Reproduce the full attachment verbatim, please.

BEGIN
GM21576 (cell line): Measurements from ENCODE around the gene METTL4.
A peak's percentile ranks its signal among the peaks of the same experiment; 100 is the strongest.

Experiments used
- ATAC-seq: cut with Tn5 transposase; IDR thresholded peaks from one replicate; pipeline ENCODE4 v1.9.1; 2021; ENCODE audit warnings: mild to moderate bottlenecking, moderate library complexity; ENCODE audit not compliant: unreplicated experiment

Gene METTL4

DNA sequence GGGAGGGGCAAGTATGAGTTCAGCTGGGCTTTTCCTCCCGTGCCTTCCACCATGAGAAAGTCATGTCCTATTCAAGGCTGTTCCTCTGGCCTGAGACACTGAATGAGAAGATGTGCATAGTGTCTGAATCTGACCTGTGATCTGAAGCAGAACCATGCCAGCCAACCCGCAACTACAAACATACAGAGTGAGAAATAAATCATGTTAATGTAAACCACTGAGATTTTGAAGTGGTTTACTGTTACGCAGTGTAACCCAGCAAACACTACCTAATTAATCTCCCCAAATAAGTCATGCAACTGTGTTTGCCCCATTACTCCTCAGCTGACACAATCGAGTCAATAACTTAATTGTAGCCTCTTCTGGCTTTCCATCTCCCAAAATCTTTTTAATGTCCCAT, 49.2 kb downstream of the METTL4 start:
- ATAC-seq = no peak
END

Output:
GM21576 (cell line): Measurements from ENCODE around the gene METTL4.
A peak's percentile ranks its signal among the peaks of the same experiment; 100 is the strongest.

Experiments used
- ATAC-seq: cut with Tn5 transposase; IDR thresholded peaks from one replicate; pipeline ENCODE4 v1.9.1; 2021; ENCODE audit warnings: mild to moderate bottlenecking, moderate library complexity; ENCODE audit not compliant: unreplicated experiment

Gene METTL4

DNA sequence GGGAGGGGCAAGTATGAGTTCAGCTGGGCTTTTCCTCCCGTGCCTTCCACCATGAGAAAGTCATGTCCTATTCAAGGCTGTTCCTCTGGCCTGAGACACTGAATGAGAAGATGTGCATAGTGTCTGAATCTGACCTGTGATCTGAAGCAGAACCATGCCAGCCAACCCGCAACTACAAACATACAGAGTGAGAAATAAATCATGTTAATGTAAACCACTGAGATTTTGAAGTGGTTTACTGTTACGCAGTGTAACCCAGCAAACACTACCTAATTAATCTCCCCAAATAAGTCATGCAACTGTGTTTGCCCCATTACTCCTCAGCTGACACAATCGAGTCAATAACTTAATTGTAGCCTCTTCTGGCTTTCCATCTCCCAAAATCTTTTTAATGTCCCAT, 49.2 kb downstream of the METTL4 start:
- ATAC-seq = no peak